When Christie’s auction house put the painting “Salvator Mundi” on display in London in 2017, it released a promotional video. The video did not show the much-buzzed-about painting of Jesus, but instead focused on the faces of people gazing at what was presented as Leonardo da Vinci’s lost masterpiece — joyful, teary-eyed, awestruck.
It was a brilliant and telling campaign, because what was being advertised wasn’t really the painting itself. It was us — the emotions and reactions that the painting stirred up, the value that we put upon it. That the painting may not have really been a da Vinci was beside the point. Those people in the video, and so many more, needed to believe that it was.
Andreas Koefoed’s documentary “The Lost Leonardo” digs into the intersection between art and commerce, between aesthetic value and monetary value, in telling the story of the “Salvator Mundi," the most expensive painting in the world, and the mysteries surrounding it. Koefoed structures the film like a twisty thriller, full of unexpected turns and larger-than-life characters. Watching it, it’s impossible not to cast the Hollywood version of this story in your mind.
I see Paul Giamatti playing Alexander Parish, the art dealer and self-described “sleeper hunter” who hunts for underappreciated finds at estate sales and auctions. He finds the “Salvator Mundi” at an auction in New Orleans and buys it for a mere $1,175. It’s in terrible shape, but he thinks it might be an original by one of the many artists who lived in da Vinci’s orbit and copied his work, which would still be worth some money. He brings it to a friend, and as they appraise it they have a growing suspicion that it may be a da Vinci.
The film is entertaining and unexpectedly emotional, mixing footage of free solo climber Marc-Andre Leclerc scaling impossible heights with a psychological exploration of what attracts people to such dangerous situations again and again.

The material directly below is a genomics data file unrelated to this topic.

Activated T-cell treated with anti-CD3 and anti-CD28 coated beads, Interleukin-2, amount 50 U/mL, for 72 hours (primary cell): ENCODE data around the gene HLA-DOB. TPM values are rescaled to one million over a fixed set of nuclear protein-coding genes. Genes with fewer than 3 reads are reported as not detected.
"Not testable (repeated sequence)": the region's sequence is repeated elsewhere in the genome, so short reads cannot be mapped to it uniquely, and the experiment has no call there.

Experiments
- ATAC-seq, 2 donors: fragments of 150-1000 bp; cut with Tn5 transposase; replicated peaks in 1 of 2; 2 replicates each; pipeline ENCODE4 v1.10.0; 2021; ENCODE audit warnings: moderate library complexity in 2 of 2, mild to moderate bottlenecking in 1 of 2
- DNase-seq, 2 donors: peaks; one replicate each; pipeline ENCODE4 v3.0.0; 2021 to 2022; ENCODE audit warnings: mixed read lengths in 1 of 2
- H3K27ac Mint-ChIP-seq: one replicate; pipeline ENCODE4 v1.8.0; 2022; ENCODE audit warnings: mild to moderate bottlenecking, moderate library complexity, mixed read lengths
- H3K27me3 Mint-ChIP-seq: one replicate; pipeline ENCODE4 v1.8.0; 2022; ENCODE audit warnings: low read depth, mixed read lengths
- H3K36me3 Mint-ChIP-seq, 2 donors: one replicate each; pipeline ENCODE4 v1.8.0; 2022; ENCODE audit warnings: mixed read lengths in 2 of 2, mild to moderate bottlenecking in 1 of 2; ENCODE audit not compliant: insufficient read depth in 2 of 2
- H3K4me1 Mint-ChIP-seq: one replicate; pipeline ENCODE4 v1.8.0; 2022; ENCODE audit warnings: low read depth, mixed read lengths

They bring it to a conservator, Dianne Modestini, who lovingly restores the painting to its former glory after centuries of neglect. But here lies one of the many controversies around the painting. Modestini did such extensive work on it that some wondered if she crossed the line between restoring and recreating.
From there, Koefoed follows the journey the painting took around the world, changing hands from Russian oligarchs to Saudi princes, skyrocketing in value to an astonishing $450 million. There’s a fascinating subplot involving an enigmatic Swiss banker, Yves Bouvier, and his role in inflating the price of the painting and pocketing his cut. (I picture Christoph Waltz playing him.)
Are these buyers and sellers all art lovers? Hardly. The Russian tycoon is trying to hide his assets by sinking them into the painting; the Saudi prince is trying to buy respectability with the Western world. Those questions of authenticity dog the painting every step of the way. But the painting is ultimately worth whatever someone is willing to pay for it.
It’s a wild story, and a very complicated one, and Koefoed does an excellent job guiding the viewer through the twists and turns in the art world to the financial world and back again. It may leave the audience feeling a little more cynical about the world of modern art, but, perhaps paradoxically, if the "Salvator Mundi" was ever on display near me, I would still go see it.
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